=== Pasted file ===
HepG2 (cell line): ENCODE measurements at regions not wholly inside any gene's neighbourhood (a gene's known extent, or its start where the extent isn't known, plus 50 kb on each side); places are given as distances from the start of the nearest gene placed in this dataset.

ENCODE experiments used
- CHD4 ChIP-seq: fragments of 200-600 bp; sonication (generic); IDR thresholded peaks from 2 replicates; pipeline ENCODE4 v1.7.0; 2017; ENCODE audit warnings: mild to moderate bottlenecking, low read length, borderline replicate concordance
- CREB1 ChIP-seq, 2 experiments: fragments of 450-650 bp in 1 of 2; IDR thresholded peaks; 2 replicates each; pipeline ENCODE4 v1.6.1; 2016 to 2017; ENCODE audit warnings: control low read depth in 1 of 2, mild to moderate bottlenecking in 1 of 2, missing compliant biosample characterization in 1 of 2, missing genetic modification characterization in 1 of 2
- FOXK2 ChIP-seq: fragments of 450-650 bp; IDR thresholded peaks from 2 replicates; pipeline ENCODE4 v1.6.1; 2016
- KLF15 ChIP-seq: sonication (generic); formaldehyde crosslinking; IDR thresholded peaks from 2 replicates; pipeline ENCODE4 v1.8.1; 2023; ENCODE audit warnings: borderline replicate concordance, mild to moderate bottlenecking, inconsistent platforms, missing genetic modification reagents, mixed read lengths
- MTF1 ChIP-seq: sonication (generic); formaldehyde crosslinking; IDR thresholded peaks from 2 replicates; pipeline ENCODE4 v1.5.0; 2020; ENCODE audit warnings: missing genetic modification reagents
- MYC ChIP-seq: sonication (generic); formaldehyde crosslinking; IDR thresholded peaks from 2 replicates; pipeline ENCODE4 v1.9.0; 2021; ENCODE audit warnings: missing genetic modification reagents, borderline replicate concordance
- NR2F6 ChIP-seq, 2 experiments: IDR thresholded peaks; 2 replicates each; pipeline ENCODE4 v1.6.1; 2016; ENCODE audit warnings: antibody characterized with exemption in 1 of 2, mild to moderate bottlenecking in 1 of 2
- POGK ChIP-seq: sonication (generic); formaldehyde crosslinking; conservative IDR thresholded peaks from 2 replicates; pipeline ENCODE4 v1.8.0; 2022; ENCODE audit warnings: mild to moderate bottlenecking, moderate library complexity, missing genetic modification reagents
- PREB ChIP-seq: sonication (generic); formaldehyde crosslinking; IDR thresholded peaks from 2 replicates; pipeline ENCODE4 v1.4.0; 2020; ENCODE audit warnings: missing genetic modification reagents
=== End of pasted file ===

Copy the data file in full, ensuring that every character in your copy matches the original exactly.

HepG2 (cell line): ENCODE measurements at regions not wholly inside any gene's neighbourhood (a gene's known extent, or its start where the extent isn't known, plus 50 kb on each side); places are given as distances from the start of the nearest gene placed in this dataset.

ENCODE experiments used
- CHD4 ChIP-seq: fragments of 200-600 bp; sonication (generic); IDR thresholded peaks from 2 replicates; pipeline ENCODE4 v1.7.0; 2017; ENCODE audit warnings: mild to moderate bottlenecking, low read length, borderline replicate concordance
- CREB1 ChIP-seq, 2 experiments: fragments of 450-650 bp in 1 of 2; IDR thresholded peaks; 2 replicates each; pipeline ENCODE4 v1.6.1; 2016 to 2017; ENCODE audit warnings: control low read depth in 1 of 2, mild to moderate bottlenecking in 1 of 2, missing compliant biosample characterization in 1 of 2, missing genetic modification characterization in 1 of 2
- FOXK2 ChIP-seq: fragments of 450-650 bp; IDR thresholded peaks from 2 replicates; pipeline ENCODE4 v1.6.1; 2016
- KLF15 ChIP-seq: sonication (generic); formaldehyde crosslinking; IDR thresholded peaks from 2 replicates; pipeline ENCODE4 v1.8.1; 2023; ENCODE audit warnings: borderline replicate concordance, mild to moderate bottlenecking, inconsistent platforms, missing genetic modification reagents, mixed read lengths
- MTF1 ChIP-seq: sonication (generic); formaldehyde crosslinking; IDR thresholded peaks from 2 replicates; pipeline ENCODE4 v1.5.0; 2020; ENCODE audit warnings: missing genetic modification reagents
- MYC ChIP-seq: sonication (generic); formaldehyde crosslinking; IDR thresholded peaks from 2 replicates; pipeline ENCODE4 v1.9.0; 2021; ENCODE audit warnings: missing genetic modification reagents, borderline replicate concordance
- NR2F6 ChIP-seq, 2 experiments: IDR thresholded peaks; 2 replicates each; pipeline ENCODE4 v1.6.1; 2016; ENCODE audit warnings: antibody characterized with exemption in 1 of 2, mild to moderate bottlenecking in 1 of 2
- POGK ChIP-seq: sonication (generic); formaldehyde crosslinking; conservative IDR thresholded peaks from 2 replicates; pipeline ENCODE4 v1.8.0; 2022; ENCODE audit warnings: mild to moderate bottlenecking, moderate library complexity, missing genetic modification reagents
- PREB ChIP-seq: sonication (generic); formaldehyde crosslinking; IDR thresholded peaks from 2 replicates; pipeline ENCODE4 v1.4.0; 2020; ENCODE audit warnings: missing genetic modification reagents